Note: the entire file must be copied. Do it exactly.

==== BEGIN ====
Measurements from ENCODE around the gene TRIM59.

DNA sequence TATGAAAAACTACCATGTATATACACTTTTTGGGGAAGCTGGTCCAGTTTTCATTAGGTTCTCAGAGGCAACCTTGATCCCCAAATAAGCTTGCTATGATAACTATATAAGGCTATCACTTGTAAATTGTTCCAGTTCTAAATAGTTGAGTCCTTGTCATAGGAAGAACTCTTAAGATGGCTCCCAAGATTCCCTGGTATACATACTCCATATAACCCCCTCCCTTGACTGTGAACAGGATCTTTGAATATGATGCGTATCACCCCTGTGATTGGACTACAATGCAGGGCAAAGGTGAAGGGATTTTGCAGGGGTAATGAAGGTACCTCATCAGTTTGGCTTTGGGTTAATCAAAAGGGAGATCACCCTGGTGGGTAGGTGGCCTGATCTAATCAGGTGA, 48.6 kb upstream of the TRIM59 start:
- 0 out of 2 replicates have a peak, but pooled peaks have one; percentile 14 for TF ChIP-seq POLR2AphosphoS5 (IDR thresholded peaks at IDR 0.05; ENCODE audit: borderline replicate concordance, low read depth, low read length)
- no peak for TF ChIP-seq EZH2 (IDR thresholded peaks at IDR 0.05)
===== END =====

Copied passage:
Measurements from ENCODE around the gene TRIM59.

DNA sequence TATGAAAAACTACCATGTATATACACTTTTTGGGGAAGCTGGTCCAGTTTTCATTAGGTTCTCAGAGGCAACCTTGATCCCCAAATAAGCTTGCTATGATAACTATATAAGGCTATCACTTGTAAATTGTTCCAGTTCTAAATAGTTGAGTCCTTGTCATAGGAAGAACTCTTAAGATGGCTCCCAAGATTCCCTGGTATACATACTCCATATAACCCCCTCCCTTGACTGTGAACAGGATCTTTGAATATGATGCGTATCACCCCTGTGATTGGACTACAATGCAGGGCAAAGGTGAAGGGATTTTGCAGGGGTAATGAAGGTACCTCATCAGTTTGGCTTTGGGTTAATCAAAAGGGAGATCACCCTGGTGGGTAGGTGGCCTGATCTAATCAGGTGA, 48.6 kb upstream of the TRIM59 start:
- 0 out of 2 replicates have a peak, but pooled peaks have one; percentile 14 for TF ChIP-seq POLR2AphosphoS5 (IDR thresholded peaks at IDR 0.05; ENCODE audit: borderline replicate concordance, low read depth, low read length)
- no peak for TF ChIP-seq EZH2 (IDR thresholded peaks at IDR 0.05)